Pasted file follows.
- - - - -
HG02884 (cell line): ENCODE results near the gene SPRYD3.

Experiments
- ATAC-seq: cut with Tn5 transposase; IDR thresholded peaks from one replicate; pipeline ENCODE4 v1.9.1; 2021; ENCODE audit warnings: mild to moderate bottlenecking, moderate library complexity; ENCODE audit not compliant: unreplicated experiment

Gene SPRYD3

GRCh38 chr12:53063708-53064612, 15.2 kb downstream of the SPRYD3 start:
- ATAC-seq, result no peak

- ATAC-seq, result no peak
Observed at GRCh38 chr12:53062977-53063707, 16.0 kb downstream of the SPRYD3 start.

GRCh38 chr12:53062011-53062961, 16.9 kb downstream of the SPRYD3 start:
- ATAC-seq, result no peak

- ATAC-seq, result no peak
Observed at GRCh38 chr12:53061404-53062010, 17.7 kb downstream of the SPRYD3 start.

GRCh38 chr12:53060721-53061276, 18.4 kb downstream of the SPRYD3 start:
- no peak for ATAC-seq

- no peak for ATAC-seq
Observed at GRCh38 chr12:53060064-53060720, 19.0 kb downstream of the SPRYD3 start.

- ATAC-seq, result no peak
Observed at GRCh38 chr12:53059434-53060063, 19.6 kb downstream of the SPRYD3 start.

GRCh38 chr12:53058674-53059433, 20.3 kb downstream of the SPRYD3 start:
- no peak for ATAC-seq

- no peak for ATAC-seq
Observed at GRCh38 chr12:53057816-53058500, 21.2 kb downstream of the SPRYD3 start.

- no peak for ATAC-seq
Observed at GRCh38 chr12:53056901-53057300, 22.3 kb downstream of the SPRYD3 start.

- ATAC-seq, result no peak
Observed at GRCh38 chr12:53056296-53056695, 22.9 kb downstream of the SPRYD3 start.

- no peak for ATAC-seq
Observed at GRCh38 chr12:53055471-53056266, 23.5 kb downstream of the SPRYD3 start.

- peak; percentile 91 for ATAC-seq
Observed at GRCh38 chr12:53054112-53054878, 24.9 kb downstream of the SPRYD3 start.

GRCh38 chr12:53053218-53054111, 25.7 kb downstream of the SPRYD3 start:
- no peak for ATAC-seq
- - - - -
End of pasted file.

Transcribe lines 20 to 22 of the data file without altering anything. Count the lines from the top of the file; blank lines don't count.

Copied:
- no peak for ATAC-seq

- no peak for ATAC-seq
Observed at GRCh38 chr12:53057816-53058500, 21.2 kb downstream of the SPRYD3 start.